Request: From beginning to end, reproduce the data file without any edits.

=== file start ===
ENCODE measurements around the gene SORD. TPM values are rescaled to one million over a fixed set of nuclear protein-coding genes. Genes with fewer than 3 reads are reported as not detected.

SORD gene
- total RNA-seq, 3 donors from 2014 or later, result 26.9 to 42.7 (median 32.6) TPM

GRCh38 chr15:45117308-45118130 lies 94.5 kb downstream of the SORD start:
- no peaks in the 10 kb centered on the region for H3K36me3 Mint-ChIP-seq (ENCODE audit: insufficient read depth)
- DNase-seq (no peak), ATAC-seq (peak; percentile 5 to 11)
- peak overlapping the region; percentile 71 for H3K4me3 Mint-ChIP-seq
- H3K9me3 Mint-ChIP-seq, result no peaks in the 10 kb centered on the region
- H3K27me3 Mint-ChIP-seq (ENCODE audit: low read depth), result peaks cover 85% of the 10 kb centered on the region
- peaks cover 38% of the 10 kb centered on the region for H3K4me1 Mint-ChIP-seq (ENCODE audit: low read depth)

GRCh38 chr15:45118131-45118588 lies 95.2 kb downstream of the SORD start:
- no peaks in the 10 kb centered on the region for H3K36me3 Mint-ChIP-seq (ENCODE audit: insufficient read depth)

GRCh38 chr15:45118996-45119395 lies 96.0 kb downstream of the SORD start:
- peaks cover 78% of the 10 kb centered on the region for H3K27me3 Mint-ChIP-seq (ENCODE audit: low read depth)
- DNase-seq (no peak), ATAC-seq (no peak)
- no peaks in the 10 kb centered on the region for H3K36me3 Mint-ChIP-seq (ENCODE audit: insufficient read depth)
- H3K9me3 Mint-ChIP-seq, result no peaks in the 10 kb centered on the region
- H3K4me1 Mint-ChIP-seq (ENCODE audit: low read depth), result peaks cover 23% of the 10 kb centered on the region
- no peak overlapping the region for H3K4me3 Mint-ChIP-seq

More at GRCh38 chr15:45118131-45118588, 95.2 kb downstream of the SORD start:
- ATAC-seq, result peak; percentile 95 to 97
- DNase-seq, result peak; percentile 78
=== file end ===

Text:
ENCODE measurements around the gene SORD. TPM values are rescaled to one million over a fixed set of nuclear protein-coding genes. Genes with fewer than 3 reads are reported as not detected.

SORD gene
- total RNA-seq, 3 donors from 2014 or later, result 26.9 to 42.7 (median 32.6) TPM

GRCh38 chr15:45117308-45118130 lies 94.5 kb downstream of the SORD start:
- no peaks in the 10 kb centered on the region for H3K36me3 Mint-ChIP-seq (ENCODE audit: insufficient read depth)
- DNase-seq (no peak), ATAC-seq (peak; percentile 5 to 11)
- peak overlapping the region; percentile 71 for H3K4me3 Mint-ChIP-seq
- H3K9me3 Mint-ChIP-seq, result no peaks in the 10 kb centered on the region
- H3K27me3 Mint-ChIP-seq (ENCODE audit: low read depth), result peaks cover 85% of the 10 kb centered on the region
- peaks cover 38% of the 10 kb centered on the region for H3K4me1 Mint-ChIP-seq (ENCODE audit: low read depth)

GRCh38 chr15:45118131-45118588 lies 95.2 kb downstream of the SORD start:
- no peaks in the 10 kb centered on the region for H3K36me3 Mint-ChIP-seq (ENCODE audit: insufficient read depth)

GRCh38 chr15:45118996-45119395 lies 96.0 kb downstream of the SORD start:
- peaks cover 78% of the 10 kb centered on the region for H3K27me3 Mint-ChIP-seq (ENCODE audit: low read depth)
- DNase-seq (no peak), ATAC-seq (no peak)
- no peaks in the 10 kb centered on the region for H3K36me3 Mint-ChIP-seq (ENCODE audit: insufficient read depth)
- H3K9me3 Mint-ChIP-seq, result no peaks in the 10 kb centered on the region
- H3K4me1 Mint-ChIP-seq (ENCODE audit: low read depth), result peaks cover 23% of the 10 kb centered on the region
- no peak overlapping the region for H3K4me3 Mint-ChIP-seq

More at GRCh38 chr15:45118131-45118588, 95.2 kb downstream of the SORD start:
- ATAC-seq, result peak; percentile 95 to 97
- DNase-seq, result peak; percentile 78